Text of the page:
Bassem Youssef complaints to be investigated by Egypt prosecution
Prosecution to investigate complaints filed against popular satirist; Youssef debates authoritarian regimes, nationalism in Al-Shorouk
Ahram Online , Tuesday 12 Nov 2013
Popular Egyptian satirist Bassem Youssef (Photo: Reuters)
Egypt's public prosecutor ordered on Tuesday that 30 complaints filed against Egyptian satirist Bassem Youssef be referred to Judge Zakaria Abdel-Aziz, the general attorney for Cairo appeals prosecution, for further investigation.
The complaints include accusations that Youssef offended Egypt's army chief Abdel-Fatah El-Sisi during the third season's first episode of his popular show 'Al-Bernameg.'
Youssef's first episode, which came after an almost three month hiatus, stirred controversy when the popular satirist poked fun at supporters of El-Sisi, whose popularity soared following the ouster of Mohamed Morsi on 3 July.
The weekly show, which airs on Fridays, was suspended on 1 November minutes before the second episode was due to air on host channel CBC. The channel claimed that Youssef and his producer had "violated what had been agreed upon" with the channel, as well as CBC's "editorial policies."
Following the incident, Al-Bernameg staff immediately issued a statement denying that they had violated the contract. The statement added that Youssef had not been notified of the ban in advance, learning his show was suspended at the same time as viewers.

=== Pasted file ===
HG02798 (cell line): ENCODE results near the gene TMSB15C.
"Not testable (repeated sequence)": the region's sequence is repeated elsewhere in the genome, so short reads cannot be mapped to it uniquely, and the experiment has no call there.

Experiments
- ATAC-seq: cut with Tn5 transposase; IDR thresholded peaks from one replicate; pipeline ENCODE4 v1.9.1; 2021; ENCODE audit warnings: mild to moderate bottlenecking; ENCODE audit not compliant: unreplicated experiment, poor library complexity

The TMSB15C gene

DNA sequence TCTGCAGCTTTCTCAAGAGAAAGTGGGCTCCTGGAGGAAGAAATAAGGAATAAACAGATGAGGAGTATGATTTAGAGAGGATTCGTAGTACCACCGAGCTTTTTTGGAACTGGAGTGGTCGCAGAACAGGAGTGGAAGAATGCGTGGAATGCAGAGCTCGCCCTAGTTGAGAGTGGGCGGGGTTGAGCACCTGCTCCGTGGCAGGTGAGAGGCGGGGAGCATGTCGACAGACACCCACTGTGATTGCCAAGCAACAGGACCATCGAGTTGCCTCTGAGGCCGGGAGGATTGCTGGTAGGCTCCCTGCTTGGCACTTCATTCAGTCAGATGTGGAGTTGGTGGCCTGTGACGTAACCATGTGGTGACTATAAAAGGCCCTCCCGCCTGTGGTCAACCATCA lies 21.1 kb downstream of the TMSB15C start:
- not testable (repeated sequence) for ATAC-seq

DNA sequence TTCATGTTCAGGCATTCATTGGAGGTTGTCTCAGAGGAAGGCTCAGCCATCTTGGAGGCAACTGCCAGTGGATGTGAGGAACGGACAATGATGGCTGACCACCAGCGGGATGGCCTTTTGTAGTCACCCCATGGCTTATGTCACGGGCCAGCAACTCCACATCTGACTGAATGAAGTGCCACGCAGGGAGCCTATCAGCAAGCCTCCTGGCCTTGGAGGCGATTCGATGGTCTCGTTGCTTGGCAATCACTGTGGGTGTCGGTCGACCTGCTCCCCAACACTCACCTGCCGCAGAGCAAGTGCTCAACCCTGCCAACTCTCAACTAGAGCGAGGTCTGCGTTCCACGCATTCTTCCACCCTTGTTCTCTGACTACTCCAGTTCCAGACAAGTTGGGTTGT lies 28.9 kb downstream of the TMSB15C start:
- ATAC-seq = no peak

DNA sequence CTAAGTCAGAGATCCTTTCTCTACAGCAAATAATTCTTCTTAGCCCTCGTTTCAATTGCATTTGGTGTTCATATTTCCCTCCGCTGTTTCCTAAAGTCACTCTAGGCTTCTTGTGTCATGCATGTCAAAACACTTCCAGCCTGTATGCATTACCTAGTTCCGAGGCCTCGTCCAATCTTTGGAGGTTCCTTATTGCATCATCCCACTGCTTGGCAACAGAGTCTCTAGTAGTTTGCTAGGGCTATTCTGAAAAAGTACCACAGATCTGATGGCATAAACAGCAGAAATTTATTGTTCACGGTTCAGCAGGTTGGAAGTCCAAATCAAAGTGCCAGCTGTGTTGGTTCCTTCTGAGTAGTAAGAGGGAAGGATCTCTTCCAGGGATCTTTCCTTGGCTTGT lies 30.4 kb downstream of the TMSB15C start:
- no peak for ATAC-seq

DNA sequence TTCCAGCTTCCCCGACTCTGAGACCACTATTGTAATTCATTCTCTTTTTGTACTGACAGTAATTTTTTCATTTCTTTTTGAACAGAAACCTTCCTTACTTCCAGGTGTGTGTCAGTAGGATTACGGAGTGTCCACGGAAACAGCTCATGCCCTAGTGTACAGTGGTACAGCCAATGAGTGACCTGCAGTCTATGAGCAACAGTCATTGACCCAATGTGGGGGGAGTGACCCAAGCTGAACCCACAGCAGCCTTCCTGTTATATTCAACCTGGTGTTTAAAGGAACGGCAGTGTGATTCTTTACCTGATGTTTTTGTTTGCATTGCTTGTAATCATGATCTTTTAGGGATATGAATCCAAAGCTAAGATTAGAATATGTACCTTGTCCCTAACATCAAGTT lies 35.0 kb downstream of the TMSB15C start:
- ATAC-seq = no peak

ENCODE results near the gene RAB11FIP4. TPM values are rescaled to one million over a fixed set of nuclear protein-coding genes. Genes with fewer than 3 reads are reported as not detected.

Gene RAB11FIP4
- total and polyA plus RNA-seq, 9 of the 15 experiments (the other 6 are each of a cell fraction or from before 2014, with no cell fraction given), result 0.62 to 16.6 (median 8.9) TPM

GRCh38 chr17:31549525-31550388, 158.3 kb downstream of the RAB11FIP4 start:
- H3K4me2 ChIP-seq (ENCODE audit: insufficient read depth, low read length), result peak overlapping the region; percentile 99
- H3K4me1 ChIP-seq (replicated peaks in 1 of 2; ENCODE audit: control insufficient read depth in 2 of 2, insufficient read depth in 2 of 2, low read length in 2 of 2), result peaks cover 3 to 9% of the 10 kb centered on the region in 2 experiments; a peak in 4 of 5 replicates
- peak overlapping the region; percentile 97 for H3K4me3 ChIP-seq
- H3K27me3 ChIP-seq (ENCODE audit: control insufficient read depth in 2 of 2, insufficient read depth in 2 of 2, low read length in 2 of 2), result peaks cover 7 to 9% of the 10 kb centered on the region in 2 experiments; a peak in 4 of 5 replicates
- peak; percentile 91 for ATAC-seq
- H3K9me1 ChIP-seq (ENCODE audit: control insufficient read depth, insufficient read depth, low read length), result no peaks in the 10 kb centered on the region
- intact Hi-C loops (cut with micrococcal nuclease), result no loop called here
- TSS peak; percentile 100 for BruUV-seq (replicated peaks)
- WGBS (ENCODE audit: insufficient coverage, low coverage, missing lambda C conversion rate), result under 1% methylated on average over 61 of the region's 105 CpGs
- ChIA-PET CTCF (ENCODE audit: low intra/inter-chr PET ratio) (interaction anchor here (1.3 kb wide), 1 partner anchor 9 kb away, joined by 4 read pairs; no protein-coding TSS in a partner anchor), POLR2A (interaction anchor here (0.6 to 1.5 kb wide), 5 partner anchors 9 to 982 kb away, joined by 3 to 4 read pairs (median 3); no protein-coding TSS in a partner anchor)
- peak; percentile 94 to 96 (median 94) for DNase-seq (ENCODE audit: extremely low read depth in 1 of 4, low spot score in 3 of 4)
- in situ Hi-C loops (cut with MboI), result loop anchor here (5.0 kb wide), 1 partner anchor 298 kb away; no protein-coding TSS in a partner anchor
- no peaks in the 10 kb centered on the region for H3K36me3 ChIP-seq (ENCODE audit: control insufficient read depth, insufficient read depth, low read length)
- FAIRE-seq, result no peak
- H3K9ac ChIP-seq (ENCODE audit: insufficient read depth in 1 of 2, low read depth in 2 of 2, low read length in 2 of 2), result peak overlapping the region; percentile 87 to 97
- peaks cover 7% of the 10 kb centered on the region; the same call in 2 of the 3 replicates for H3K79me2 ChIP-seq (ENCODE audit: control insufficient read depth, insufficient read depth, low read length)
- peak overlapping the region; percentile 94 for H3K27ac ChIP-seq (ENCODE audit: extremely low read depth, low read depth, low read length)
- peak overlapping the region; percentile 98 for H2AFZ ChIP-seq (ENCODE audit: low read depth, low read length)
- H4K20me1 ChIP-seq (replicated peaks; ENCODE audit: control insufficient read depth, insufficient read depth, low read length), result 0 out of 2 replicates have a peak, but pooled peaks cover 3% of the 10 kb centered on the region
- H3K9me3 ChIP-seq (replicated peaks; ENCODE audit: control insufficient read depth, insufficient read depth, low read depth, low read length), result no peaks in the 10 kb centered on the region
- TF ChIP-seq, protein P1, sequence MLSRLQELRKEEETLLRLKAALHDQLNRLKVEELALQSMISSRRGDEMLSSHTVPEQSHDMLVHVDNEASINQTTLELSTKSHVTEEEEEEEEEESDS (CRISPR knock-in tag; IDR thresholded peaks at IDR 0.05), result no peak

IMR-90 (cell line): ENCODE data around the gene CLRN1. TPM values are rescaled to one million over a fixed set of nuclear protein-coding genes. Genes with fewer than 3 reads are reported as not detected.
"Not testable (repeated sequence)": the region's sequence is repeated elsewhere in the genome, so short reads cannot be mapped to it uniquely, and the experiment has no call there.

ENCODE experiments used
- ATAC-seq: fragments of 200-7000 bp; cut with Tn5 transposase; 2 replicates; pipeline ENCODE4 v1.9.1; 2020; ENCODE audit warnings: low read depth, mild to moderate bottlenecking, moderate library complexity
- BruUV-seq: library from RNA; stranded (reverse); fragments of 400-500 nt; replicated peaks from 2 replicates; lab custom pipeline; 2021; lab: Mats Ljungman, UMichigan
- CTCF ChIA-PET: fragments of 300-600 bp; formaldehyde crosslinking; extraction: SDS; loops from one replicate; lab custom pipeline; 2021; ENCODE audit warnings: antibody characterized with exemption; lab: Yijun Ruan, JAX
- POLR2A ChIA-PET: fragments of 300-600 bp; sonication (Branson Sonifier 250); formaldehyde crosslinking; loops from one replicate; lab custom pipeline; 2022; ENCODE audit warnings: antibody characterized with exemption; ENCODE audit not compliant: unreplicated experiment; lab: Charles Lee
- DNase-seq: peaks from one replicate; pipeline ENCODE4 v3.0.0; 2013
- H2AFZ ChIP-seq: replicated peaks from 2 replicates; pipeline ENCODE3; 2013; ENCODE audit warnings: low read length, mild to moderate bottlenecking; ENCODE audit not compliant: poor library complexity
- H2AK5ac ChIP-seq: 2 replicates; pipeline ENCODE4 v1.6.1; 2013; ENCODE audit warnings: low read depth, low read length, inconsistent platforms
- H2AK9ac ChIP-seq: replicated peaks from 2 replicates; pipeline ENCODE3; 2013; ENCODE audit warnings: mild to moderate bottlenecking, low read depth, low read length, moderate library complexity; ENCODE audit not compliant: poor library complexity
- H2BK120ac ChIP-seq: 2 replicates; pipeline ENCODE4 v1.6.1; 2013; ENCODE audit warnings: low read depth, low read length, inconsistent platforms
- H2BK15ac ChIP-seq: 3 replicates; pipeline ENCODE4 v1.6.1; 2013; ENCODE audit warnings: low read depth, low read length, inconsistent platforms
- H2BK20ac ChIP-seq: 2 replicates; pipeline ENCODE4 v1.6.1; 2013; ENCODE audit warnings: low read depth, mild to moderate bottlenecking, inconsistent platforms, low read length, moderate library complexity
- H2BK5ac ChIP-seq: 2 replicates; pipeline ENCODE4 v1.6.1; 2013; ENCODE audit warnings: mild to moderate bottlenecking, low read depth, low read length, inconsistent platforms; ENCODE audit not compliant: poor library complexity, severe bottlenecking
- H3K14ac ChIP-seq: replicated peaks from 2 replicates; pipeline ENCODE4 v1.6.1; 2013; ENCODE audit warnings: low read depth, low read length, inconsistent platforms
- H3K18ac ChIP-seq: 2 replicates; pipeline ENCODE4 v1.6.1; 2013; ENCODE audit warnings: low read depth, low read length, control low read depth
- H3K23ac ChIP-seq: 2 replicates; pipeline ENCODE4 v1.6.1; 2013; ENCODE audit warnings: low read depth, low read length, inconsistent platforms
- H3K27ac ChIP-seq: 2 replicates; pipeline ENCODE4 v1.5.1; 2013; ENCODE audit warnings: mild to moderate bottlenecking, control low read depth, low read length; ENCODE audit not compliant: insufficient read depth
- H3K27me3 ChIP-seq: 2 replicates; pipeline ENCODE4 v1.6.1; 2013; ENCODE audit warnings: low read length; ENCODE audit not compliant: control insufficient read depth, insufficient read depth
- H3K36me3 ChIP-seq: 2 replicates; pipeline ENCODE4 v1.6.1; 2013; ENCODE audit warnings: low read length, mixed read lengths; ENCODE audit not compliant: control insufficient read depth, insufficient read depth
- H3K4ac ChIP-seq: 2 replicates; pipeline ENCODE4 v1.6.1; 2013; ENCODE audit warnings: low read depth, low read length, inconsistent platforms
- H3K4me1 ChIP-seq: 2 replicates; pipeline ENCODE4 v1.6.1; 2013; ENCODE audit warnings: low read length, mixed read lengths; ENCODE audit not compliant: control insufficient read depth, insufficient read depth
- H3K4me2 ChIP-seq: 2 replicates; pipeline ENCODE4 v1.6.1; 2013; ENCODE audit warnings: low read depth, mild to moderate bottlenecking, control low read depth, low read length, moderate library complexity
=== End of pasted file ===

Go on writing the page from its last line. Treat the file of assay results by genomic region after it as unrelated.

In an article entitled "Treason on Tango," published on Tuesday in the Egyptian daily Al-Shorouk, Youssef gave examples of artists and intellectuals who had been falsely accused by authoritarian regimes of "treason" for "refusing to follow the herd." Youssef further accused religious, military and fascist states of using nationalism as an excuse to frame dissenters.
Following the banning of Al-Bernameg's second episode, many pointed blame at state institutions. However, the presidency issued a statement asserting that the suspension was an internal matter between Youssef and CBC.
"Whether you're a Muslim scholar, a Hollywood writer, or a composer of the most beautiful Tango melodies, history will maybe remember you for your work and creativity, but most probably you'll live as an outcast, hated and accused of treason, spying or blasphemy," wrote Youssef in his article.